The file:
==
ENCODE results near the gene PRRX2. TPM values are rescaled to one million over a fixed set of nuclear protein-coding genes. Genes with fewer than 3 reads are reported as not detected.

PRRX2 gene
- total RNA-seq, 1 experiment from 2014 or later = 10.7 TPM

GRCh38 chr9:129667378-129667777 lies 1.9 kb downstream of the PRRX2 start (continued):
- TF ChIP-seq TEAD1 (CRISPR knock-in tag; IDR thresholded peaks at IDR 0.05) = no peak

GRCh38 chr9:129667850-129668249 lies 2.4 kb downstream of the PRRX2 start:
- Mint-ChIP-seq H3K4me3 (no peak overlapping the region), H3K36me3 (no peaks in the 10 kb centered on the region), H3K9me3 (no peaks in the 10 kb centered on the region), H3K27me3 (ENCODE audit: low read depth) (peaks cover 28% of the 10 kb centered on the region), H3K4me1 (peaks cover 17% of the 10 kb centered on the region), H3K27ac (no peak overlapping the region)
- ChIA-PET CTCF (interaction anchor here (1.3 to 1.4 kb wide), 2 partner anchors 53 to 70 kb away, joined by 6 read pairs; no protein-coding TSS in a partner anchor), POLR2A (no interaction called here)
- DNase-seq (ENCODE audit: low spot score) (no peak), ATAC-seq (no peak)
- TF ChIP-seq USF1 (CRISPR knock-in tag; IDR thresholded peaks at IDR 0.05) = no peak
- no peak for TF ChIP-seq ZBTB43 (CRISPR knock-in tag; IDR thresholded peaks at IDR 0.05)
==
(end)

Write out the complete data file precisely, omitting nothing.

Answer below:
ENCODE results near the gene PRRX2. TPM values are rescaled to one million over a fixed set of nuclear protein-coding genes. Genes with fewer than 3 reads are reported as not detected.

PRRX2 gene
- total RNA-seq, 1 experiment from 2014 or later = 10.7 TPM

GRCh38 chr9:129667378-129667777 lies 1.9 kb downstream of the PRRX2 start (continued):
- TF ChIP-seq TEAD1 (CRISPR knock-in tag; IDR thresholded peaks at IDR 0.05) = no peak

GRCh38 chr9:129667850-129668249 lies 2.4 kb downstream of the PRRX2 start:
- Mint-ChIP-seq H3K4me3 (no peak overlapping the region), H3K36me3 (no peaks in the 10 kb centered on the region), H3K9me3 (no peaks in the 10 kb centered on the region), H3K27me3 (ENCODE audit: low read depth) (peaks cover 28% of the 10 kb centered on the region), H3K4me1 (peaks cover 17% of the 10 kb centered on the region), H3K27ac (no peak overlapping the region)
- ChIA-PET CTCF (interaction anchor here (1.3 to 1.4 kb wide), 2 partner anchors 53 to 70 kb away, joined by 6 read pairs; no protein-coding TSS in a partner anchor), POLR2A (no interaction called here)
- DNase-seq (ENCODE audit: low spot score) (no peak), ATAC-seq (no peak)
- TF ChIP-seq USF1 (CRISPR knock-in tag; IDR thresholded peaks at IDR 0.05) = no peak
- no peak for TF ChIP-seq ZBTB43 (CRISPR knock-in tag; IDR thresholded peaks at IDR 0.05)